EB: There was a guy from Saudi Arabia; I don’t think he knew he was gay or even knew what it meant when he first came here. He was a really smart kid and had a gay friend who brought him into the bar. Over the years, he got in touch with himself. He took women’s- and gay-studies classes, realized that he was gay and became a huge advocate. He moved back to Saudi Arabia and I think he thought he’d go back and change the world, only to find that his mother had arranged for him to get married. He managed to come back to the states for grad school and now he’s a civil-rights lawyer, but he had to leave his family behind. There’s a really nice kid from Taiwan who comes into the bar and when gay marriage passed, he wrote a beautiful note saying how happy he was to see it legalized in America and how happy he was to be here because back home in Taiwan it wasn’t accepted and his father had disowned him because of it. It was a really poignant moment to think what it would be like to be an international student here at this time and to be able to celebrate it with him. It was a happy and sad moment.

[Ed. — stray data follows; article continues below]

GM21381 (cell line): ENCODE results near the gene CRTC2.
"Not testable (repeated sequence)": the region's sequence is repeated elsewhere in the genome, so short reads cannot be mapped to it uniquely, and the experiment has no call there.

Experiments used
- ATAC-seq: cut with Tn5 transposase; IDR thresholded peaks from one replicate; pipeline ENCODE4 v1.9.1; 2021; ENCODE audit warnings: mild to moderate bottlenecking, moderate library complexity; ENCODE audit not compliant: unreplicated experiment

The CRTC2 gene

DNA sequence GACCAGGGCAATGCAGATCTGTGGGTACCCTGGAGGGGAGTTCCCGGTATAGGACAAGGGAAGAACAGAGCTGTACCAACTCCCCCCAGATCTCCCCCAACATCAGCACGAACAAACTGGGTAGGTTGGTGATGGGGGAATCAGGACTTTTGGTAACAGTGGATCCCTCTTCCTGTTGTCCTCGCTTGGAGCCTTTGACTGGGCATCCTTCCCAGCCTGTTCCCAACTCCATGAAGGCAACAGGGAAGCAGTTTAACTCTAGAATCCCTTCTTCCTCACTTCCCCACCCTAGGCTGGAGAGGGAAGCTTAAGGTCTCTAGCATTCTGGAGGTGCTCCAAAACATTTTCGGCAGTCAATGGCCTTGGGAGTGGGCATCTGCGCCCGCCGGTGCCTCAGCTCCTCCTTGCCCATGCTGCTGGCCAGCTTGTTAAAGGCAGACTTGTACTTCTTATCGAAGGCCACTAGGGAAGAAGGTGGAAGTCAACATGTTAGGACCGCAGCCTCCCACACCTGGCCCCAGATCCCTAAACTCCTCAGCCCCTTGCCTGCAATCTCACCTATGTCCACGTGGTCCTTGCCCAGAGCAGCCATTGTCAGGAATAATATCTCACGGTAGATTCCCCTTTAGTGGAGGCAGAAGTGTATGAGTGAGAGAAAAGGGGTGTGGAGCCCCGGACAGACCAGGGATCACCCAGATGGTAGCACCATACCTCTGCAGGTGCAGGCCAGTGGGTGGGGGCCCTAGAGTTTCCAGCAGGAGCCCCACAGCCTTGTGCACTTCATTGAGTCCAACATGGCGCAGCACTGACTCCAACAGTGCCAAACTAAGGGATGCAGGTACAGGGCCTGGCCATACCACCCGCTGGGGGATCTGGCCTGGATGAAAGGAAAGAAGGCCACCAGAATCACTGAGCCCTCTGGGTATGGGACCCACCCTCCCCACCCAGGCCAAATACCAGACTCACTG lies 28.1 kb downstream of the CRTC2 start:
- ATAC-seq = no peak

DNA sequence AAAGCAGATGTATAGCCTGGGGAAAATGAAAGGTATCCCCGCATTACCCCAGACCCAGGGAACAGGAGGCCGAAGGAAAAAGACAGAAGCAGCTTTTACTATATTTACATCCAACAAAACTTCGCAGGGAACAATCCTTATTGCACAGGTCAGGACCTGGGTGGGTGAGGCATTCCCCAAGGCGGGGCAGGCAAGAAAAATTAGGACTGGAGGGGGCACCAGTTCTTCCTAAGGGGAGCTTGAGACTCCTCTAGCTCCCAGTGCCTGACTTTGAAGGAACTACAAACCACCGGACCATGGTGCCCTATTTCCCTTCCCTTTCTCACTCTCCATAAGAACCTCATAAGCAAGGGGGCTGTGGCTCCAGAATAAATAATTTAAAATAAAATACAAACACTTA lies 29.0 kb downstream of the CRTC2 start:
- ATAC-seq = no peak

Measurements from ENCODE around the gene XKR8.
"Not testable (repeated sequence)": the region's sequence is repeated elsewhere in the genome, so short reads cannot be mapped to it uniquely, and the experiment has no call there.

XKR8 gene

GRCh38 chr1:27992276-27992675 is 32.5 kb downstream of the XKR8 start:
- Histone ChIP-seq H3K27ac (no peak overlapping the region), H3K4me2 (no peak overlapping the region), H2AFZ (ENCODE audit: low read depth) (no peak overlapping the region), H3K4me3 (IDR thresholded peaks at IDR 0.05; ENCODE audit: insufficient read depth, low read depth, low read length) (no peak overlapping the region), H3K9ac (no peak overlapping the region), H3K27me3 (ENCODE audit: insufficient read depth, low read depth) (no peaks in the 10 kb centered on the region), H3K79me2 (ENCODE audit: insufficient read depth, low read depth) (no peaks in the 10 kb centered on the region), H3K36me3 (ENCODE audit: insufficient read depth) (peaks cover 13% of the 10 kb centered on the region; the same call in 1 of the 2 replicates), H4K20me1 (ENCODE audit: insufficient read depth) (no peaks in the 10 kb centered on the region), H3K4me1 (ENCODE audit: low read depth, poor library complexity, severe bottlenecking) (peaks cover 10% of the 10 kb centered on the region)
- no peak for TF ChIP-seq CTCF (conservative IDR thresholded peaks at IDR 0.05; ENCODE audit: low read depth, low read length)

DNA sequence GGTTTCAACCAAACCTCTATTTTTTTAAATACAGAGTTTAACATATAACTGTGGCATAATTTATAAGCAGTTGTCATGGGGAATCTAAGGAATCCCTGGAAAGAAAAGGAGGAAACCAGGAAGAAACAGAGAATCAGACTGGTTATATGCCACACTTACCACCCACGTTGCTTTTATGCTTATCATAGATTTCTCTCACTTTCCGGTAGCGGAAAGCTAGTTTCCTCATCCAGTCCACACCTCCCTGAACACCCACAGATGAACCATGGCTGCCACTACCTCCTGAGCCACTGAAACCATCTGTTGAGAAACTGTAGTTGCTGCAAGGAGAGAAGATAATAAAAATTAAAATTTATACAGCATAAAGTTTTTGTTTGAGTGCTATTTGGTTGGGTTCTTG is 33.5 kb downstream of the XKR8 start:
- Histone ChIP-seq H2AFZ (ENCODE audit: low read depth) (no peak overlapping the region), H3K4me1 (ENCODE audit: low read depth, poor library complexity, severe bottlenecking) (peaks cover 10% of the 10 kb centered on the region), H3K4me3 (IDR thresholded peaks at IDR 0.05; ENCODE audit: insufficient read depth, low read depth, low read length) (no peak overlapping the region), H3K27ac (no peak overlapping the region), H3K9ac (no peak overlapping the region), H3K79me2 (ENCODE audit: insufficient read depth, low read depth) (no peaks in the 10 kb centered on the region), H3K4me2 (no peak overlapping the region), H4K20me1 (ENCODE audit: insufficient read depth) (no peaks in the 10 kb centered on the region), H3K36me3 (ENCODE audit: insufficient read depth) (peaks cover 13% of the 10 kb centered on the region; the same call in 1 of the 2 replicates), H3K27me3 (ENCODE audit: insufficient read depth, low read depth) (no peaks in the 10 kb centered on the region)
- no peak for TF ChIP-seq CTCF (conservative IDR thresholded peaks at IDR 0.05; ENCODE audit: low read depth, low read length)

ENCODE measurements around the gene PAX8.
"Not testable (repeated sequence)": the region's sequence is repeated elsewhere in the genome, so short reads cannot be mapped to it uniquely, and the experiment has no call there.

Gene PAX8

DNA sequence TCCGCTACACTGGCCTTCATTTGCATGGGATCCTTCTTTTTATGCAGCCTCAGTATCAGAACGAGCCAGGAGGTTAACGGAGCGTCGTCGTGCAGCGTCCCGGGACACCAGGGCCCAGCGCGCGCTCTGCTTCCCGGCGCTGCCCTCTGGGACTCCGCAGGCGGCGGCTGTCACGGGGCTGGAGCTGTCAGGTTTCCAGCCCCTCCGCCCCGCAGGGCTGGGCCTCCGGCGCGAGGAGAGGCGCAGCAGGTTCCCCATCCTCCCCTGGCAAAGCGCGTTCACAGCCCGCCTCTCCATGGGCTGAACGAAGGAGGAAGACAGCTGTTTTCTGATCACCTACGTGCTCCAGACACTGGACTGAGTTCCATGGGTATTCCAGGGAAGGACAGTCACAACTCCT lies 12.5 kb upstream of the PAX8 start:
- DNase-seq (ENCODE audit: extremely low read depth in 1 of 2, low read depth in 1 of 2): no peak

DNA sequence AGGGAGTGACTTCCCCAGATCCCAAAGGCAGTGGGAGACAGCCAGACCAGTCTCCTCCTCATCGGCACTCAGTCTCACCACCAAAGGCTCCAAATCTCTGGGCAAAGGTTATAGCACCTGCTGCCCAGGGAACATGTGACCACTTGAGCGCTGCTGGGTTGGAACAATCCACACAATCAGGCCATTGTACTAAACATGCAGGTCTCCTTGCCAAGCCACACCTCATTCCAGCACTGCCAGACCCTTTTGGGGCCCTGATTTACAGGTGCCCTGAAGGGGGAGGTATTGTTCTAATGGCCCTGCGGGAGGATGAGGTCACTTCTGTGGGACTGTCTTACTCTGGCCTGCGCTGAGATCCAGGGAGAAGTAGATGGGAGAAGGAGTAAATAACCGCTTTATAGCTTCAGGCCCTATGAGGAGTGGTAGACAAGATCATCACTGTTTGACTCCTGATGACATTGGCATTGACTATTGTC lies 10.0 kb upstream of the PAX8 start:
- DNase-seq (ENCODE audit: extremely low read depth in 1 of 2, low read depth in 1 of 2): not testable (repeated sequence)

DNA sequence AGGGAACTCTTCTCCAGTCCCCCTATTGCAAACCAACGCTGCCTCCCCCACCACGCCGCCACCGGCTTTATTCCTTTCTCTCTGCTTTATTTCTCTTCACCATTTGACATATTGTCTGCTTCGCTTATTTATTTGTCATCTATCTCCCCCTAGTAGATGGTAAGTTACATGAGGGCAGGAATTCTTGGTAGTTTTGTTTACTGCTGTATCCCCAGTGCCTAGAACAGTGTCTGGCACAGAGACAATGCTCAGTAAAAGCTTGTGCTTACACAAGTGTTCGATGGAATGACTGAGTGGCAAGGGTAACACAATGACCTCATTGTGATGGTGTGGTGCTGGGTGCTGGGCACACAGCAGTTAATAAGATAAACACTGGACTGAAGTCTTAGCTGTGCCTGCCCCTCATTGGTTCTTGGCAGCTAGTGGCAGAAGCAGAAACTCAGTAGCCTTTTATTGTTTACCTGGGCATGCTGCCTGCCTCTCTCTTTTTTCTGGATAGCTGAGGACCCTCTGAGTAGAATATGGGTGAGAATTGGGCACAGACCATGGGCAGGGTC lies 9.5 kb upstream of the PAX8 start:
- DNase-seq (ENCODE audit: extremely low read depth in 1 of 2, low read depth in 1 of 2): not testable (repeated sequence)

PGN: Since you bartend as well as manage the place, you must have heard your share of coming-out stories.

EB: Yes, right now it’s mostly all about marriage; every day there’s a new couple tying the knot. I’ve worked here for 22 years so I’ve known generations of people, like the two gay men who adopted a daughter; who’s a lesbian and now has a wife. It’s very moving. When I started working here, I never thought I’d see these changes. I love being right in the thick of things.

PGN: Have you had people stumble in not knowing it was a gay establishment?

EB: [Laughs] All the time! Especially during football season, when there are a lot of tourists in town. There’s a big rainbow sign out front, but they either don’t see it or don’t know what it means. Inside, we’re a pretty neutral-looking bar, complete with a deer head (Pearl Buck) on the wall — though it’s usually covered with beads and earrings.

PGN: Early favorite artists?

EB: Bruce Springsteen and Joni Mitchell.

PGN: I often crave …

EB: Oysters.

PGN: I forgot, what was your coming-out story?